Harnessing Statistical Power for Test Results You Can Trust
sourced from: https://conversionxl.com/blog/statistical-power/
Years ago, when I first started split-testing, I thought every test was worth running. It didn’t matter if it was changing a button color or a headline—I wanted to run that test.
My enthusiastic, yet misguided, belief was that I simply needed to find aspects to optimize, set up the tool, and start the test. After that, I thought, it was just a matter of awaiting the infamous 95% statistical significance.
I was wrong.
After implementing “statistically significant” variations, I experienced no lift in sales because there was no true lift—“it was imaginary.” Many of those tests were doomed at inception. I was committing common statistical errors, like not testing for a full business cycle or neglecting to take the effect size into consideration.
I also failed to consider another possibility: That an “underpowered” test could cause me to miss changes that would generate a “true lift.”
Understanding statistical power, or the “sensitivity” of a test, is an essential part of pre-test planning and will help you implement more revenue-generating changes to your site.
What is statistical power?
Statistical power is the probability of observing a statistically significant result at level alpha (α) if a true effect of a certain magnitude is present. It’s your ability to detect a difference between test variations when a difference actually exists.
Statistical power is the crowning achievement of the hard work you put into conversion research and properly prioritized treatment(s) against a control. This is why power is so important—it increases your ability to find and measure differences when they’re actually there.
Statistical power (1 – β) holds an inverse relationship with Type II errors (β). It’s also how to control for the possibility of false negatives. We want to lower the risk of Type I errors to an acceptable level while retaining sufficient power to detect improvements if test treatments are actually better.
Finding the right balance, as detailed later, is both art and science. If one of your variations is better, a properly powered test makes it likely that the improvement is detected. If your test is underpowered, you have an unacceptably high risk of failing to reject a false null.
Before we go into the components of statistical power, let’s review the errors we’re trying to account for.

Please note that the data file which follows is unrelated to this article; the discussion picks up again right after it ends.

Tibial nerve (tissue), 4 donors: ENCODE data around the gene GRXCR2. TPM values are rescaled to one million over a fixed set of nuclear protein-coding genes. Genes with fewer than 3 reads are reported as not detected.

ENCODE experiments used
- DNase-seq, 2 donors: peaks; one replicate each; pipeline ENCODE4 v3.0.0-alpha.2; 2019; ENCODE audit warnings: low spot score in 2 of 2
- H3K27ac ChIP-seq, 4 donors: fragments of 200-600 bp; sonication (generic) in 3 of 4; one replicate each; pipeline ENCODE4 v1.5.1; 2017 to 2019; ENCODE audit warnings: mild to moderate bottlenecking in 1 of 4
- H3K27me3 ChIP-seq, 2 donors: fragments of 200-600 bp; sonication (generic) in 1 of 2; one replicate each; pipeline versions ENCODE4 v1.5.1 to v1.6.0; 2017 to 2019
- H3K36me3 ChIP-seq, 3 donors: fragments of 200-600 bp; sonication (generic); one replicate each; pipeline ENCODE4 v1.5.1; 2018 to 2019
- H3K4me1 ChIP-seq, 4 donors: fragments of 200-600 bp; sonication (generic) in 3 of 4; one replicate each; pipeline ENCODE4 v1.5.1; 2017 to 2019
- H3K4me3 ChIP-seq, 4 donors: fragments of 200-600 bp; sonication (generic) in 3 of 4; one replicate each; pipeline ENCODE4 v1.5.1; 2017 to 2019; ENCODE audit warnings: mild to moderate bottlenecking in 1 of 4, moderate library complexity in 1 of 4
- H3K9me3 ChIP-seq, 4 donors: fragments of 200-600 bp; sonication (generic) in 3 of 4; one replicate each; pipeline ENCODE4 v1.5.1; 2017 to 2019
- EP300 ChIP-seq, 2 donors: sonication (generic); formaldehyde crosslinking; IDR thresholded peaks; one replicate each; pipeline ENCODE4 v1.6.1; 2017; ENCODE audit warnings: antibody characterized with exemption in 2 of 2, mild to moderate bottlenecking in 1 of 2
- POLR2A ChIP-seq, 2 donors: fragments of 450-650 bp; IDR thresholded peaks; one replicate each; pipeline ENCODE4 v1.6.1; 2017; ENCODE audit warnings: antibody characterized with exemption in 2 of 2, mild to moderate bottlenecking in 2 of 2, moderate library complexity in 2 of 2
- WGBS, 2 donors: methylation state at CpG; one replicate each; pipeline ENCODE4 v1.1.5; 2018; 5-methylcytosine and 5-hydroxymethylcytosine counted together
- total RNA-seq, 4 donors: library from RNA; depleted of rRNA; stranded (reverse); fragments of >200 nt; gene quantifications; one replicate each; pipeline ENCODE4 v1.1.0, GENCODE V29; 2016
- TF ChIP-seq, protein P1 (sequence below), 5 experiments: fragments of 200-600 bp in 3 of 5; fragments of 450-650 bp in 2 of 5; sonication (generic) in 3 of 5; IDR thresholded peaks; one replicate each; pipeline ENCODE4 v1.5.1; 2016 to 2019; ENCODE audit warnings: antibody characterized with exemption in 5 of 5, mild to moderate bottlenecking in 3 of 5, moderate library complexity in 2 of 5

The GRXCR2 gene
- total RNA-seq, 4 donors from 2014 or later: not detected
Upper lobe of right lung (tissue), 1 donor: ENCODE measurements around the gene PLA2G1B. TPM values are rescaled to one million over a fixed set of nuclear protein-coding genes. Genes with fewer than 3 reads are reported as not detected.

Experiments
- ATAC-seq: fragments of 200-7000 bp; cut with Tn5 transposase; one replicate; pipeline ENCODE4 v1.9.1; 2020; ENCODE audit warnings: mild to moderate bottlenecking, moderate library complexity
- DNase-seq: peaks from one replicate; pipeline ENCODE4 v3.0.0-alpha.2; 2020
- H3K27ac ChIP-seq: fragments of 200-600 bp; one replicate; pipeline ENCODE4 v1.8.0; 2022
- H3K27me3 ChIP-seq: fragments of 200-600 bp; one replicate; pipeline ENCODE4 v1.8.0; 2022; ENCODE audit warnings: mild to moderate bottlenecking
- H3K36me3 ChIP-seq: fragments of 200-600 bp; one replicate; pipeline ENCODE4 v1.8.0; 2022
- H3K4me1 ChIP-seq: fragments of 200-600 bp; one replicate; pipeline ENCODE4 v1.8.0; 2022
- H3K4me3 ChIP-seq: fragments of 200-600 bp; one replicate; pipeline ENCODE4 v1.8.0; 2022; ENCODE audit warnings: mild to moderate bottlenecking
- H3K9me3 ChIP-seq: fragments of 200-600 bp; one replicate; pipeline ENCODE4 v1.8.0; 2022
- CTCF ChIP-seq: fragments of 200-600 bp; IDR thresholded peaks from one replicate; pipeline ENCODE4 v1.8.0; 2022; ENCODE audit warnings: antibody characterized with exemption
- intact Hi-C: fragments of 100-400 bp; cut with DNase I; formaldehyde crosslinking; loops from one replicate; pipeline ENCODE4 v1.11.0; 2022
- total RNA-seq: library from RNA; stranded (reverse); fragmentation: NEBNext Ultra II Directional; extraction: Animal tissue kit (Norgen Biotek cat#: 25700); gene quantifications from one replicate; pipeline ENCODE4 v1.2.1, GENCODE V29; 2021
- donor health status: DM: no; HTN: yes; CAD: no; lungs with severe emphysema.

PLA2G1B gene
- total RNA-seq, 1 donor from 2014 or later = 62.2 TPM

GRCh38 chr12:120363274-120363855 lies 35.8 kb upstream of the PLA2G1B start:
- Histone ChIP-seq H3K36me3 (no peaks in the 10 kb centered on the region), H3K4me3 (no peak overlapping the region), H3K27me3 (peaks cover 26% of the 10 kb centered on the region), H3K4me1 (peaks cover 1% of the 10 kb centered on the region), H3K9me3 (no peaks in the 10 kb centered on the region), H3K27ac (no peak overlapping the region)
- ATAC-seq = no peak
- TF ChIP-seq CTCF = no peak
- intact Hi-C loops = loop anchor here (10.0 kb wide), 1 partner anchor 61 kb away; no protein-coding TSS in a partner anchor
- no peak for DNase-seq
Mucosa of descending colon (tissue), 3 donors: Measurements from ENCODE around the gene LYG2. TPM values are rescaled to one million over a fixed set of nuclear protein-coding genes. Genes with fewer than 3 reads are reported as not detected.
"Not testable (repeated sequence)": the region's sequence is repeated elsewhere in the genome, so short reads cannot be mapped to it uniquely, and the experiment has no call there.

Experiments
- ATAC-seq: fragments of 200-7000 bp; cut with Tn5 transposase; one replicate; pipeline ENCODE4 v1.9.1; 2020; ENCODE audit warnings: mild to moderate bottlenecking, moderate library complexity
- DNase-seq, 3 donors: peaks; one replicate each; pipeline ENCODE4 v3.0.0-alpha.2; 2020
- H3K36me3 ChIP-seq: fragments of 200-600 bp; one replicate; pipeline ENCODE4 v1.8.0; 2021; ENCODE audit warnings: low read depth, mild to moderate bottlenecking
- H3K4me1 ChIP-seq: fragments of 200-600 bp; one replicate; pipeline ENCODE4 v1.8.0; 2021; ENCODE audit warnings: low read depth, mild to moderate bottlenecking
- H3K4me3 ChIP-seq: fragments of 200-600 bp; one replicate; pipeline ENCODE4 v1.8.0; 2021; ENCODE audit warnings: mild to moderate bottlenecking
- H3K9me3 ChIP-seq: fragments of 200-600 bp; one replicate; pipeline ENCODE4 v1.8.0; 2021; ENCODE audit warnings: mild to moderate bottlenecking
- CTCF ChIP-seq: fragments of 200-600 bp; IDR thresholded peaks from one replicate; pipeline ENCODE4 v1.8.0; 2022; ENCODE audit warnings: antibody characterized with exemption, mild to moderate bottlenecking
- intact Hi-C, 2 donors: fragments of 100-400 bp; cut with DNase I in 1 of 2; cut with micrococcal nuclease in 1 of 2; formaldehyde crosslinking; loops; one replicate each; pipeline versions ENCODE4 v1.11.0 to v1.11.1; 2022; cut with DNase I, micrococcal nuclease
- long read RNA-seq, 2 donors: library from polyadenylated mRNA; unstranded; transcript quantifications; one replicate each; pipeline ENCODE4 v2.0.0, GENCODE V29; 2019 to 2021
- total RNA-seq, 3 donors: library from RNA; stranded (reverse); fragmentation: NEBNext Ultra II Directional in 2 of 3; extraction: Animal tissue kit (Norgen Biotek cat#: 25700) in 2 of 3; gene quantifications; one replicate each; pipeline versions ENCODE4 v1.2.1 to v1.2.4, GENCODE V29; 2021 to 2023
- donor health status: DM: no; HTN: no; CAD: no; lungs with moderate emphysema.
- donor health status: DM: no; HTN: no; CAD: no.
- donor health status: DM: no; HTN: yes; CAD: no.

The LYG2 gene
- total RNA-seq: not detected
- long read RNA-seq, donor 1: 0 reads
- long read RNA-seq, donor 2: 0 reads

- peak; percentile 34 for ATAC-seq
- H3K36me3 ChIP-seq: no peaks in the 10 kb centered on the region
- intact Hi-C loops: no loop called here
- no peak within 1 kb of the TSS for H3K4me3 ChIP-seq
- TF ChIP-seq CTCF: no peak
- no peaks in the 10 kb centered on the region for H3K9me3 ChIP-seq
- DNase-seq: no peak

Type I and Type II errors
Type I errors
A Type I error, or false positive, rejects a null hypothesis that is actually true. Your test measures a difference between variations that, in reality, does not exist. The observed difference—that the test treatment outperformed the control—is illusory and due to chance or error.
The probability of a Type I error, denoted by the Greek alpha (α), is the level of significance for your A/B test. If you test with a 95% confidence level, it means you have a 5% probability of a Type I error (1.0 – 0.95 = 0.05).
If 5% is too high, you can lower your probability of a false positive by increasing your confidence level from 95% to 99%—or even higher. This, in turn, would drop your alpha from 5% to 1%. But that reduction in the probability of a false positive comes at a cost.
By increasing your confidence level, the risk of a false negative (Type II error) increases. This is due to the inverse relationship between alpha and beta—lowering one increases the other.
Lowering your alpha (e.g. from 5% to 1%) reduces the statistical power of your test. As you lower your alpha, the critical region becomes smaller, and a smaller critical region means a lower probability of rejecting the null—hence a lower power level. Conversely, if you need more power, one option is to increase your alpha (e.g. from 5% to 10%).
Type II errors
A Type II error, or false negative, is a failure to reject a null hypothesis that is actually false. A Type II error occurs when your test does not find a significant improvement in your variation that does, in fact, exist.